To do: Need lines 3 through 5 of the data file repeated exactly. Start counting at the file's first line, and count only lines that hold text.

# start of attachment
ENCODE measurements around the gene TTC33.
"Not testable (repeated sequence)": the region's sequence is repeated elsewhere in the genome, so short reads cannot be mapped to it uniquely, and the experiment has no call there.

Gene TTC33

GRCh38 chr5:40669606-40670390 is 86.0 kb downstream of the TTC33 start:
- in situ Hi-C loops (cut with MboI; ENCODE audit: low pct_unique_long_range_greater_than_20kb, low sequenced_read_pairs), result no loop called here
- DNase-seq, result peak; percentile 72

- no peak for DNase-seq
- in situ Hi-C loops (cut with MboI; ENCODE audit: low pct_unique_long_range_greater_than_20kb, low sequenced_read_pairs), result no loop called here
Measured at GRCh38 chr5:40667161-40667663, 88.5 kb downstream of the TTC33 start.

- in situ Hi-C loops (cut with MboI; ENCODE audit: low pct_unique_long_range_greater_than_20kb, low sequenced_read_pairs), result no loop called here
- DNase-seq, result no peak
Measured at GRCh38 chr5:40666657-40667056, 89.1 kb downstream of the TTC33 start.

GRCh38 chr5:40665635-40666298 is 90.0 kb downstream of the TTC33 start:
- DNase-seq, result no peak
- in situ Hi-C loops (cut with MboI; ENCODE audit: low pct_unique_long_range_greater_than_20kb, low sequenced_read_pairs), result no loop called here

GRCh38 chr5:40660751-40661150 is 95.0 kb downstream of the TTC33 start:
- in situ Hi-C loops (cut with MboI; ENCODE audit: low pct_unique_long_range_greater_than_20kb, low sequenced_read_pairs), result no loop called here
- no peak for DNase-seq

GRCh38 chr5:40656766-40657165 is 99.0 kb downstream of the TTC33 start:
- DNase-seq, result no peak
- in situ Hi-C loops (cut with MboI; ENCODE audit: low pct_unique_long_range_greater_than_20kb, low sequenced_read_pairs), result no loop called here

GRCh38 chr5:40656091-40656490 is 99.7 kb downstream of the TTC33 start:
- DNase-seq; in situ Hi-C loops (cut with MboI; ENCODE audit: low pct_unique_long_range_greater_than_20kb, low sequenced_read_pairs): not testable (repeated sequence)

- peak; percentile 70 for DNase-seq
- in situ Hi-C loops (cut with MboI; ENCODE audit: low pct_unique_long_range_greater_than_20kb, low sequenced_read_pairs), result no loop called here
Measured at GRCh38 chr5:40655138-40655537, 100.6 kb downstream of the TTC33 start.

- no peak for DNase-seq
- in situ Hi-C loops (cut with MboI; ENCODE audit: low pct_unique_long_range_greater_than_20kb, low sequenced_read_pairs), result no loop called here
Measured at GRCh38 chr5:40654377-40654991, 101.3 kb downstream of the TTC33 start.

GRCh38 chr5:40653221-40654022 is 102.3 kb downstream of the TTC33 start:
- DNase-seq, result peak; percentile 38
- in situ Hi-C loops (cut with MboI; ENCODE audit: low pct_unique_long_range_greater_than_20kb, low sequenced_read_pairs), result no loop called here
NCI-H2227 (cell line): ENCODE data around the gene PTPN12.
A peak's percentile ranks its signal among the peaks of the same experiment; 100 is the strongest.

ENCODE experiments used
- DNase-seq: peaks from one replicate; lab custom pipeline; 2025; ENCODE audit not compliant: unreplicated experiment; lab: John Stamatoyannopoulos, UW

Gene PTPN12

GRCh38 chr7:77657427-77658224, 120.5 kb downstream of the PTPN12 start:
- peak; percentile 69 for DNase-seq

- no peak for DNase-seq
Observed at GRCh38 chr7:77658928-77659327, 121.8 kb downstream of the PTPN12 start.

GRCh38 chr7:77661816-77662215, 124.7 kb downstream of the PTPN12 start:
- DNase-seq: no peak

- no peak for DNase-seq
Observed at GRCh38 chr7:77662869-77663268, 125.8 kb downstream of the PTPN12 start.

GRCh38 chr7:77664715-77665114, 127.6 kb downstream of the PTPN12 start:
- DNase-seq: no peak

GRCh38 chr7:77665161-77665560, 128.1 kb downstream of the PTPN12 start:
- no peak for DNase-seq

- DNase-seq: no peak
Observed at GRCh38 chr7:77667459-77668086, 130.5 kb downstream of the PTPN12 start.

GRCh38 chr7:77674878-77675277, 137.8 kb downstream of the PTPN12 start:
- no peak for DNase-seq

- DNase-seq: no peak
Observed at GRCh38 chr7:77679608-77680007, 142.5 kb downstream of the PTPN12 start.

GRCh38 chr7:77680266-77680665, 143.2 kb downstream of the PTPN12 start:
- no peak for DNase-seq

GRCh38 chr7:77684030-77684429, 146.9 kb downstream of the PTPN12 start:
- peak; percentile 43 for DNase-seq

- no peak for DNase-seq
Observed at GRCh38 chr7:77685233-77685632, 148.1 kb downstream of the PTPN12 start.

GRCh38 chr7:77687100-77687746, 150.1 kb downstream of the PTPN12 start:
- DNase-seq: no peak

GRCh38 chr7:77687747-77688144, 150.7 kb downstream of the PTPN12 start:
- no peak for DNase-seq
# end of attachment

Gene TTC33

GRCh38 chr5:40669606-40670390 is 86.0 kb downstream of the TTC33 start:
- in situ Hi-C loops (cut with MboI; ENCODE audit: low pct_unique_long_range_greater_than_20kb, low sequenced_read_pairs), result no loop called here